Infrastructure Victoria has today recommended stormwater harvesting, cost-reflective energy pricing and expanding ‘green infrastructure’ as part of its draft 30-year infrastructure strategy.
The independent authority’s draft 30-year infrastructure strategy also recommends a policy for an orderly transition away from brown coal stations to create a more sustainable future for the state.
Infrastructure Victoria Chief Executive Michel Masson said the draft strategy sought to value the environment, manage threats to water security and build resilience to shocks, including the challenges of climate change, over the next 30 years.
“Ensuring Victoria’s future is sustainable has been one of our key objectives with this strategy.”
Mr Masson said the proposed program to expand green infrastructure across the state – including urban forests, gardens, parks, highway verges and waterways – would have wide-ranging benefits.
“Our evidence indicates that more green infrastructure can encourage healthier and more active lifestyles, bring communities together, and improve air and water quality,” Mr Masson said.
“Our findings suggest tree canopies are crucial infrastructure that need to be planned for and maintained, and indeed this was an important point made during our consultation program.”
Other recommendations which seek to improve sustainability include:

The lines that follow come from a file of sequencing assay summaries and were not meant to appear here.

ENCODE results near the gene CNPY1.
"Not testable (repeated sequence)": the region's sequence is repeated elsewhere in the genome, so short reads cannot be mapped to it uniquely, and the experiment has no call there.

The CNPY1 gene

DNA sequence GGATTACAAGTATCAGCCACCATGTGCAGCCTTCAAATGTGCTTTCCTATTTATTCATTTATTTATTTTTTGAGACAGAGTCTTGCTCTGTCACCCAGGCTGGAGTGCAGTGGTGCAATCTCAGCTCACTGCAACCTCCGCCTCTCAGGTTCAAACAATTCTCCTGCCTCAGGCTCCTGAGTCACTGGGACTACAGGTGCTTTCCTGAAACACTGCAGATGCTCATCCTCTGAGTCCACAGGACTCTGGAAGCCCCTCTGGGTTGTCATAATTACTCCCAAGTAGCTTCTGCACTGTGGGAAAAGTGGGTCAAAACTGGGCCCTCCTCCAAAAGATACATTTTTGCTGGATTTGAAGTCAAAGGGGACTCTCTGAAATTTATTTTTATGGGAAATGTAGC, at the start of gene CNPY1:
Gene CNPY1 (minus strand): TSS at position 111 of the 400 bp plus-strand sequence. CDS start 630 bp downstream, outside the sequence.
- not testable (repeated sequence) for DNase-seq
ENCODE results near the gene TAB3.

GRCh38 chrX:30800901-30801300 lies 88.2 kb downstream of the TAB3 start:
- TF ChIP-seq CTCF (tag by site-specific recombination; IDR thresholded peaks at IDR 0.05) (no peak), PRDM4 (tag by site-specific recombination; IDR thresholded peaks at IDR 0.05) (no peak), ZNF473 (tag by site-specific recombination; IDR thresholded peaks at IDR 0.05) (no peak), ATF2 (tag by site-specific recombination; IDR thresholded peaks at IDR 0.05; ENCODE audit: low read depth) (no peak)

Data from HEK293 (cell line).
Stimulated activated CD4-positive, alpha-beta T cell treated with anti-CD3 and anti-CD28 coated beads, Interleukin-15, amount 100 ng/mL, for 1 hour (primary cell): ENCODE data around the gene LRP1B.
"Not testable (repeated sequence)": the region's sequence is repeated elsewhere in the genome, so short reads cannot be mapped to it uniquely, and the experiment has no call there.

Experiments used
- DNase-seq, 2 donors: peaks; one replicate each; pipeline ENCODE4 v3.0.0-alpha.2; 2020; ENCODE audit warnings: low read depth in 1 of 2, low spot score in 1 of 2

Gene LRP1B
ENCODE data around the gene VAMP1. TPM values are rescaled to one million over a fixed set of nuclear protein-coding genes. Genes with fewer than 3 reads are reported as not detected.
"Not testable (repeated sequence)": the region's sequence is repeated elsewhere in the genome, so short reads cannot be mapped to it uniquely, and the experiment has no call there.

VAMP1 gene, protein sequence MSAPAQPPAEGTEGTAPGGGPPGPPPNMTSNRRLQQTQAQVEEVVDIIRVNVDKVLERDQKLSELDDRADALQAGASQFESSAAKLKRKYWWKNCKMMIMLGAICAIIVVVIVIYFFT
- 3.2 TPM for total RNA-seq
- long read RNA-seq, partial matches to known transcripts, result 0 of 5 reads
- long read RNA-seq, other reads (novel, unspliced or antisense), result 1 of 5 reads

- Expanding fencing on farmland to protect waterways while not precluding fenceless farming technology
- Removing barriers to recycling of building materials in the construction sector
- Requiring new buildings to meet new energy efficiency standards
- Strengthening land buffers around landfill sites
- Partnering with the private and community sector to manage national parks
- Creating habitat corridors to protect Victoria’s wildlife and native plants
“We have recommended the Victorian Government develop a policy to support an orderly transition away from coal but we recognise the effect on communities in the Latrobe Valley, as well as the impact on energy prices and supply, must be carefully considered,” Mr Masson said.
The draft strategy has been released for consultation before the final 30-year infrastructure strategy is delivered to Parliament in December.
To read the draft strategy and supporting technical documents, or provide feedback, visit the consultation website. The consultation period closes on 31 October 2016.
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